China’s Xinhua News Agency spoke to Christie’s Pola Antebi who says that there’s a new flow of Chinese buyers coming from second-tier cities to compete with buyers from Beijing and Shanghai. These new buyers are pushing prices for classical works:
A recent report by the Beijing-based Artron Art Market Monitoring Center (AAMI) shows that Chinese painting and calligraphy accounted for nearly 59 percent of the Top 100 Auction Sales of Chinese Fine Art at last year’s domestic autumn auctions; and the classical painting category occupied about 49 percent of the market share other than contemporary art, ceramics and other works of art.
In a related story on the lopsided strength of Beijing’s auction houses versus Shanghai’s we get a better sense of what might be driving the market for classical Chinese works. There was a similar dynamic at work in Japan 25 years ago when they had a boom in Impressionist paintings:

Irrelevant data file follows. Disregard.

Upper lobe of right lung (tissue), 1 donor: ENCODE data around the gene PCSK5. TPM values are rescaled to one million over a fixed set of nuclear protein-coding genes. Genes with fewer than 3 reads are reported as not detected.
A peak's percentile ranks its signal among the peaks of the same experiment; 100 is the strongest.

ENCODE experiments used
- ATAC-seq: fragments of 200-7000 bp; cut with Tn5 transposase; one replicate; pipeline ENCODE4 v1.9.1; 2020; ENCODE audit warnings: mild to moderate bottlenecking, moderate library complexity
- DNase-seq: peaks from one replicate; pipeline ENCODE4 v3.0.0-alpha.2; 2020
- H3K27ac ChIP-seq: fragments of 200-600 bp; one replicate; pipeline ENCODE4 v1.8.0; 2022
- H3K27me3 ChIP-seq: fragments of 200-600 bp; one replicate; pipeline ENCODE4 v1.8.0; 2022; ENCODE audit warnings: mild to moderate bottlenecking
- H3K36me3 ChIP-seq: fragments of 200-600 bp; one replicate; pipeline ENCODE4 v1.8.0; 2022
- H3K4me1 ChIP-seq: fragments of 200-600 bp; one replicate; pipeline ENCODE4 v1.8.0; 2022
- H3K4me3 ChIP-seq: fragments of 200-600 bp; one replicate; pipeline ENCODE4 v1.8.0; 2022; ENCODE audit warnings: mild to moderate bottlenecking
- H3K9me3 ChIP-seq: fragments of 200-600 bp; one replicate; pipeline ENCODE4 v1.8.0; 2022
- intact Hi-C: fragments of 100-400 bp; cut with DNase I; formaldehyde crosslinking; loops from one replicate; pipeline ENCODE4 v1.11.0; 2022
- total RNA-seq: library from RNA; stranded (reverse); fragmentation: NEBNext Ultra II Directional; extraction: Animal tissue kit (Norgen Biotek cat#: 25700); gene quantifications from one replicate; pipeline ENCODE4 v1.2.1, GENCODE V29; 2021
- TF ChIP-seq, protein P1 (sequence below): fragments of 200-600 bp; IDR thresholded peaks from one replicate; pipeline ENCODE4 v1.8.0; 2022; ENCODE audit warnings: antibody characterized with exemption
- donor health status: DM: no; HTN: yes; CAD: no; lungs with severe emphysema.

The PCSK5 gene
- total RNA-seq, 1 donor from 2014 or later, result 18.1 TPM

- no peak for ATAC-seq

“Chinese paintings and calligraphy are very popular, as many people use them as gifts in exchange for benefit. Although the purpose is clear, one cannot do this by giving piles of cash. This would be vulgar and offensive,” he explains.
“But art is different. Just imagine the effect if you take out an ancient Chinese scroll and present it as special gift to someone you wish to favor.”
Ji adds that the big auction houses in Beijing, including Guardian and Poly, all have good connections with the government.
Hammering It Home (Xinhua.net)
Why Beijing Rules Big Art Auctions and Shanghai Lags Far Behind (Xinhua.net)